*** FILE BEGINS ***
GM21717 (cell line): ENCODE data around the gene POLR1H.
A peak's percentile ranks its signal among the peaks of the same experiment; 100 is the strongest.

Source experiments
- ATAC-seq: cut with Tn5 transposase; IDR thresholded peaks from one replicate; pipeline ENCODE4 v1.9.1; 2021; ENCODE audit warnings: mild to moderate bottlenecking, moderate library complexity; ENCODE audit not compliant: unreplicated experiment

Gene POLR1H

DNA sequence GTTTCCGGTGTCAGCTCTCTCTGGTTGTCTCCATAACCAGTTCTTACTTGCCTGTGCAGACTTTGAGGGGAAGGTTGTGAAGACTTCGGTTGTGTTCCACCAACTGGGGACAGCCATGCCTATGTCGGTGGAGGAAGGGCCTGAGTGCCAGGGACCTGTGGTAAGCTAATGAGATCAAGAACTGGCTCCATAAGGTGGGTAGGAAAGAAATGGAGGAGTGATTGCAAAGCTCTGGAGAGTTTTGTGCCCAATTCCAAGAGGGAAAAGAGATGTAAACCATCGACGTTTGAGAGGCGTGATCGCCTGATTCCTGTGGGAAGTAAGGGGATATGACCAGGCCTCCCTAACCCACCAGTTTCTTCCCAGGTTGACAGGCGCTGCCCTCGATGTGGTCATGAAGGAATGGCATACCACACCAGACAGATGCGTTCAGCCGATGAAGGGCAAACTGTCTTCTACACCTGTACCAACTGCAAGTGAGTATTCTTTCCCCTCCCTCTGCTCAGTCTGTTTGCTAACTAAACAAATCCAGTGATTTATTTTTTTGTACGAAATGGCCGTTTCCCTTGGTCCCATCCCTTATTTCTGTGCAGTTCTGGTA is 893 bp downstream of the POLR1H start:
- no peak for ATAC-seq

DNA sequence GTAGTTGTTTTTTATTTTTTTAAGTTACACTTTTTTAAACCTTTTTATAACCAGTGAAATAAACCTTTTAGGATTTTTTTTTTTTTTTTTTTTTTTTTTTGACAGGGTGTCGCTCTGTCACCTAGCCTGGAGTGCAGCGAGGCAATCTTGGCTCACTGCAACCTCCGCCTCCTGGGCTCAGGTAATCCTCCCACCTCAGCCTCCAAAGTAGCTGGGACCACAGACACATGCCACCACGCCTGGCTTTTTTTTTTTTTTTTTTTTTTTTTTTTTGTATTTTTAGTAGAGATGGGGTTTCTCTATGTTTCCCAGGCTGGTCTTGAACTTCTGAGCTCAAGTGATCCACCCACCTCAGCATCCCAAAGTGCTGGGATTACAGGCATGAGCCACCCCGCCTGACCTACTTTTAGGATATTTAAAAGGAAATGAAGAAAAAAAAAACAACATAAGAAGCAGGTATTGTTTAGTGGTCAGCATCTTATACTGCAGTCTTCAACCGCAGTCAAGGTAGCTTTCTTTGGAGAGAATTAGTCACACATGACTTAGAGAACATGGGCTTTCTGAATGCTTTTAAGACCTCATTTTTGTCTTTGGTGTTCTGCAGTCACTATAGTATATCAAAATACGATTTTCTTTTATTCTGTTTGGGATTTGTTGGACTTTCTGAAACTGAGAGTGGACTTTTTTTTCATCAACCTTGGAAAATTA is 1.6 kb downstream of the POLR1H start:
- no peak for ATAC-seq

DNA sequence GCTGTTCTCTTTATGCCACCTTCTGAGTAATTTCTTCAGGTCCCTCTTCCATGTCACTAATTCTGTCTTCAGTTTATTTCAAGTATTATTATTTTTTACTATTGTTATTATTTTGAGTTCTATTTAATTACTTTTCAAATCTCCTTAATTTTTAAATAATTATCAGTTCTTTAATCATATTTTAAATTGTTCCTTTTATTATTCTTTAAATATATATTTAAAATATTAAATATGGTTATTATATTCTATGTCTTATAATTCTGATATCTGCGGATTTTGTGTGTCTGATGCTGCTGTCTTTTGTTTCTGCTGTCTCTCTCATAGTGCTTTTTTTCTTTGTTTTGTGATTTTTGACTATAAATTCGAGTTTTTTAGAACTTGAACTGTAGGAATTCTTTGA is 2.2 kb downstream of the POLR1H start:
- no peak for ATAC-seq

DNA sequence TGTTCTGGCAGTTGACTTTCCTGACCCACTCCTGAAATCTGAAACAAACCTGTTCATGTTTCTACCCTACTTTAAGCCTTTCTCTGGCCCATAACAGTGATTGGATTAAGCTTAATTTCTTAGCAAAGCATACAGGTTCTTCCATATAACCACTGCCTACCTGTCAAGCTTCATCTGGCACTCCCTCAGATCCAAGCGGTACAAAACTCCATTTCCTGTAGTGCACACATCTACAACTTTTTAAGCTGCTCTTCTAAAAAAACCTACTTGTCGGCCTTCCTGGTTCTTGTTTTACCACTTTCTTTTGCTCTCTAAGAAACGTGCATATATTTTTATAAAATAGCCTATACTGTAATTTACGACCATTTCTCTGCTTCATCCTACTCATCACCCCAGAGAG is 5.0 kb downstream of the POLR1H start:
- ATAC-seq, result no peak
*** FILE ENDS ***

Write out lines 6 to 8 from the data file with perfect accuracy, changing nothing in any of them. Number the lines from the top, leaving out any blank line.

DNA sequence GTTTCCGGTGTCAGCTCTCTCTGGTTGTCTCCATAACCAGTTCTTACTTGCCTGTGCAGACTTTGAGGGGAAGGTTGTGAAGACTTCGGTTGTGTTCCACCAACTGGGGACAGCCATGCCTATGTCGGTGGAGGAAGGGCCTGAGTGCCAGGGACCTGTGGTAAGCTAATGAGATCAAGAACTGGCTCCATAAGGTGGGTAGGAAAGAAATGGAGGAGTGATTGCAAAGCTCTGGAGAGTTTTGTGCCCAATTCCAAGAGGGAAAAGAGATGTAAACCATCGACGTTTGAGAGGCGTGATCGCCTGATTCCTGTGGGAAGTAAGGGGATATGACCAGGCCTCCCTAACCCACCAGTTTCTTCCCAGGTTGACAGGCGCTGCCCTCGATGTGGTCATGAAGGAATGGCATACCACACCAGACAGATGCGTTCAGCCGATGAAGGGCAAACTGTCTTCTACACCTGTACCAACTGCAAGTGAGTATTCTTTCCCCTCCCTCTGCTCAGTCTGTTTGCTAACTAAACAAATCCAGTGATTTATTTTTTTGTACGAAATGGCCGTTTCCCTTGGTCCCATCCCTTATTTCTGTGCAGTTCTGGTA is 893 bp downstream of the POLR1H start:
- no peak for ATAC-seq

DNA sequence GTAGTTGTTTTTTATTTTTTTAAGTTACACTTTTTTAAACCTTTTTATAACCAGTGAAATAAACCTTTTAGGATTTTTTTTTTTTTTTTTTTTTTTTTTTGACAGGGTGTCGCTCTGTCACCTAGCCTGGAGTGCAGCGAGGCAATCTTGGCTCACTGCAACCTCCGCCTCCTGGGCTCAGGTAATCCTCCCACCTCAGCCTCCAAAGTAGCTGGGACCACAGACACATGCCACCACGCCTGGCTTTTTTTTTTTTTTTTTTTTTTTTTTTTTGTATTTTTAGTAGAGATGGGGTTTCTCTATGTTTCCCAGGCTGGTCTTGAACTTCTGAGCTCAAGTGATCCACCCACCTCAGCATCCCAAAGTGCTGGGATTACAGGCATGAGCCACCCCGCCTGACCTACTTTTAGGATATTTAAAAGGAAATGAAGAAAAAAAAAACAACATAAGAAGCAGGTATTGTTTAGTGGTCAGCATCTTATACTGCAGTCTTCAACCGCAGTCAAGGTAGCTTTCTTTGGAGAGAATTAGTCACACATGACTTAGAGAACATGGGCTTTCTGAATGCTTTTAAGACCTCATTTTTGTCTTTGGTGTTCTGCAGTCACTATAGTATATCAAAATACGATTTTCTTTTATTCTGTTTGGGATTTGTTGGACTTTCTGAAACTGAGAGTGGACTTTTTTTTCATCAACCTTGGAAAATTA is 1.6 kb downstream of the POLR1H start: